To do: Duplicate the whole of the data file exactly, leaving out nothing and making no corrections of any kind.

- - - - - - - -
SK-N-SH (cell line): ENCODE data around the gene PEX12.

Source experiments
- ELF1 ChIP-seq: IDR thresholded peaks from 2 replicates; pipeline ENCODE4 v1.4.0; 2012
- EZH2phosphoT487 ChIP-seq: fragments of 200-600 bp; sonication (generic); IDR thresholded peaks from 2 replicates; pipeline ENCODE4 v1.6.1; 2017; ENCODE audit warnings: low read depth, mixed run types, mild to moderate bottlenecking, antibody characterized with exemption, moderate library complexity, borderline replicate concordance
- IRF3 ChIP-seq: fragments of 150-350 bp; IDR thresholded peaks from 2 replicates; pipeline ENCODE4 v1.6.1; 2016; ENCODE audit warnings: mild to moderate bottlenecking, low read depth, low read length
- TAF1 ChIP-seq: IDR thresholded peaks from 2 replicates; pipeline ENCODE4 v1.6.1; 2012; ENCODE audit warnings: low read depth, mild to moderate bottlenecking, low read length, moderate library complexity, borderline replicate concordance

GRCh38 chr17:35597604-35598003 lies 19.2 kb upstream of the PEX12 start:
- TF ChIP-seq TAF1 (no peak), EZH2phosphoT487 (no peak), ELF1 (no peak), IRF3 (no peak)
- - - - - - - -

SK-N-SH (cell line): ENCODE data around the gene PEX12.

Source experiments
- ELF1 ChIP-seq: IDR thresholded peaks from 2 replicates; pipeline ENCODE4 v1.4.0; 2012
- EZH2phosphoT487 ChIP-seq: fragments of 200-600 bp; sonication (generic); IDR thresholded peaks from 2 replicates; pipeline ENCODE4 v1.6.1; 2017; ENCODE audit warnings: low read depth, mixed run types, mild to moderate bottlenecking, antibody characterized with exemption, moderate library complexity, borderline replicate concordance
- IRF3 ChIP-seq: fragments of 150-350 bp; IDR thresholded peaks from 2 replicates; pipeline ENCODE4 v1.6.1; 2016; ENCODE audit warnings: mild to moderate bottlenecking, low read depth, low read length
- TAF1 ChIP-seq: IDR thresholded peaks from 2 replicates; pipeline ENCODE4 v1.6.1; 2012; ENCODE audit warnings: low read depth, mild to moderate bottlenecking, low read length, moderate library complexity, borderline replicate concordance

GRCh38 chr17:35597604-35598003 lies 19.2 kb upstream of the PEX12 start:
- TF ChIP-seq TAF1 (no peak), EZH2phosphoT487 (no peak), ELF1 (no peak), IRF3 (no peak)